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A 41‐year‐old man, a known intravenous drug user with positive hepatitis C serology, was admitted with a 4‐day history of malaise, rigors and night sweats.
Clinical examination demonstrated a pyrexia (39.4°C), sinus tachycardia (120 bpm) and hypotension (blood pressure 85/55 mm Hg). Auscultation disclosed pansystolic and early diastolic murmurs. There were no peripheral stigmata of endocarditis. Initial blood tests showed a haemoglobin of 105 g/l; white cells 20.3×109/l; neutrophils 18.5×109/l; C reactive protein 250 mg/l; urea 17.3 mmol/l and creatinine 178 mmol/l.
Transthoracic and transoesophageal echocardiograms showed a non‐dilated hyperdynamic left ventricle with small vegetations on the mitral valve leaflets (arrows, panel A) and chordae tendinae and mild mitral regurgitation. There was a vegetation on a flail aortic left coronary cusp (arrow, panel B) that prolapsed into the left ventricular outflow tract together with severe aortic regurgitation (panel C). The tricuspid valve had a large vegetation on the septal leaflet (panel A) with moderate tricuspid regurgitation. A transthoracic subcostal view also revealed a small vegetation on the pulmonary valve (arrow, panel D)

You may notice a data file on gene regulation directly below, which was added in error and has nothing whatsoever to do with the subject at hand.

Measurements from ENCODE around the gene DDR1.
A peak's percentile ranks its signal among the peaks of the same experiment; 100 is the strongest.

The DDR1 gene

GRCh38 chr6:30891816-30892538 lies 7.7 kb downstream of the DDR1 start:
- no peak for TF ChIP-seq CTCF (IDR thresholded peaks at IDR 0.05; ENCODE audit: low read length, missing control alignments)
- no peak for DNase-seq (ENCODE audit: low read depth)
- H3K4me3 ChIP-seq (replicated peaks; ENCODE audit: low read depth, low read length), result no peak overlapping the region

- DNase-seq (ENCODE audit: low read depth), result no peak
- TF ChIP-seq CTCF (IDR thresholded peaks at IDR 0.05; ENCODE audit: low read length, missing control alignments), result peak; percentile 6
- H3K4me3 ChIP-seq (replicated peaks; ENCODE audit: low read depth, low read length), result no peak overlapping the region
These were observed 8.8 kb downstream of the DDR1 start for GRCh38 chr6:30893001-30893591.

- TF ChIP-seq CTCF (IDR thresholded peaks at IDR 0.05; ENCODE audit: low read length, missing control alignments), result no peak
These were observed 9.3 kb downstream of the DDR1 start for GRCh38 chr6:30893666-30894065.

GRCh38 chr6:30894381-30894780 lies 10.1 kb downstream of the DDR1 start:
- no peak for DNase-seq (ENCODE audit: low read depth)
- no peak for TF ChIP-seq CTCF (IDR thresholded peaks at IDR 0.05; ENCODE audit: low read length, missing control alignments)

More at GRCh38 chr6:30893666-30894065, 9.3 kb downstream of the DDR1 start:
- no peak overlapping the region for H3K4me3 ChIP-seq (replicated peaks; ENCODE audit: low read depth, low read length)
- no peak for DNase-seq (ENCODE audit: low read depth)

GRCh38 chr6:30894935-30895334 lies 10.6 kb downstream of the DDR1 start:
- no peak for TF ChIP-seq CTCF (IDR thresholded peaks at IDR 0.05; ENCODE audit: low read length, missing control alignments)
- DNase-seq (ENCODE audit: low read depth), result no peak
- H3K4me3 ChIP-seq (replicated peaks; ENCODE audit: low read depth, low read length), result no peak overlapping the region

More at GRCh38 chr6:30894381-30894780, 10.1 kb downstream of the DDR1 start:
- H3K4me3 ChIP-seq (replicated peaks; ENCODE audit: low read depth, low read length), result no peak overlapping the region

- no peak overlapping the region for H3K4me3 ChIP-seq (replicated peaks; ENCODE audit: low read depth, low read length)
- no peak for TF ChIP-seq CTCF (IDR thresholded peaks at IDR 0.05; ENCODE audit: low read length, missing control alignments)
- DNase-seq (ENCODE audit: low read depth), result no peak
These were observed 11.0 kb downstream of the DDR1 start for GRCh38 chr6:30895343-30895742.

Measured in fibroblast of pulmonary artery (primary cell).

Infective endocarditis was diagnosed and treatment was started with empirical antibiotics and inotropic support. Blood cultures grew group G Streptococci. Intravenous benzylpenicillin and gentamicin were started.
Emergency aortic valve surgery with a homograft and tricuspid valve vegetectomy were performed 10 days after admission. He was discharged after a further 6 weeks of antibiotic treatment.
Most echocardiographically demonstrated endocarditis occurs on a single valve; the involvement of two valves occurs much less frequently, and triple‐ or quadruple‐valve involvement is extremely rare.1